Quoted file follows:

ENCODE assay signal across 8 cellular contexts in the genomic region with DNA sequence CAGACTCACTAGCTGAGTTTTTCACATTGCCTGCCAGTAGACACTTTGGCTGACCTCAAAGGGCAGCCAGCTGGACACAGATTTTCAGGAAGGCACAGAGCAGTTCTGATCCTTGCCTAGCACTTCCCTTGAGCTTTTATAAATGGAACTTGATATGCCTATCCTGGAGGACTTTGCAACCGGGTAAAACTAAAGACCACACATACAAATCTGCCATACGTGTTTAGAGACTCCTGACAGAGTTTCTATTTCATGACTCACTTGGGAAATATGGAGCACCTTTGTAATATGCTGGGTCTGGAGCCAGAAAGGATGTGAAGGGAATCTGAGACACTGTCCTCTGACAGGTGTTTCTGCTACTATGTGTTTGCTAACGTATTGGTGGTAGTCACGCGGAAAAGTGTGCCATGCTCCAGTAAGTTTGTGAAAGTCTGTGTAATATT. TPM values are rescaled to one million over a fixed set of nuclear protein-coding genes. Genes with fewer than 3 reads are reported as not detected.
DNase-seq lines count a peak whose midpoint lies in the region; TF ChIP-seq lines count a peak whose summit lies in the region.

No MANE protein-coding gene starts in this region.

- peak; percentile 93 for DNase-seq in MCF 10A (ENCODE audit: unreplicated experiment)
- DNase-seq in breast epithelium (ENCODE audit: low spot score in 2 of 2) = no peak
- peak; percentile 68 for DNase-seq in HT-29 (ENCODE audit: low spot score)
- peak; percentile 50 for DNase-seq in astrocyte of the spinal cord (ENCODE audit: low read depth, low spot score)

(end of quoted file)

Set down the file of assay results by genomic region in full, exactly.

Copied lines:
ENCODE assay signal across 8 cellular contexts in the genomic region with DNA sequence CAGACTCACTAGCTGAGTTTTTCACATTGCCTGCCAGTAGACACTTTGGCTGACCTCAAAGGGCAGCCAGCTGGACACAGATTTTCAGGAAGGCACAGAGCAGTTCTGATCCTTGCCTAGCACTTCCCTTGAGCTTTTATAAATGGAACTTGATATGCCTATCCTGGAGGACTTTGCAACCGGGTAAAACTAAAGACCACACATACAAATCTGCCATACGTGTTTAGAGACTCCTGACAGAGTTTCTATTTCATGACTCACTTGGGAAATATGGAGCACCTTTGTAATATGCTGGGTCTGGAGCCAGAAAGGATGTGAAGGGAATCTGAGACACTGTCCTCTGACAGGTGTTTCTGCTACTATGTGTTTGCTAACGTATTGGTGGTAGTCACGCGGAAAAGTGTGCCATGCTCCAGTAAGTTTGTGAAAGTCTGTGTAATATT. TPM values are rescaled to one million over a fixed set of nuclear protein-coding genes. Genes with fewer than 3 reads are reported as not detected.
DNase-seq lines count a peak whose midpoint lies in the region; TF ChIP-seq lines count a peak whose summit lies in the region.

No MANE protein-coding gene starts in this region.

- peak; percentile 93 for DNase-seq in MCF 10A (ENCODE audit: unreplicated experiment)
- DNase-seq in breast epithelium (ENCODE audit: low spot score in 2 of 2) = no peak
- peak; percentile 68 for DNase-seq in HT-29 (ENCODE audit: low spot score)
- peak; percentile 50 for DNase-seq in astrocyte of the spinal cord (ENCODE audit: low read depth, low spot score)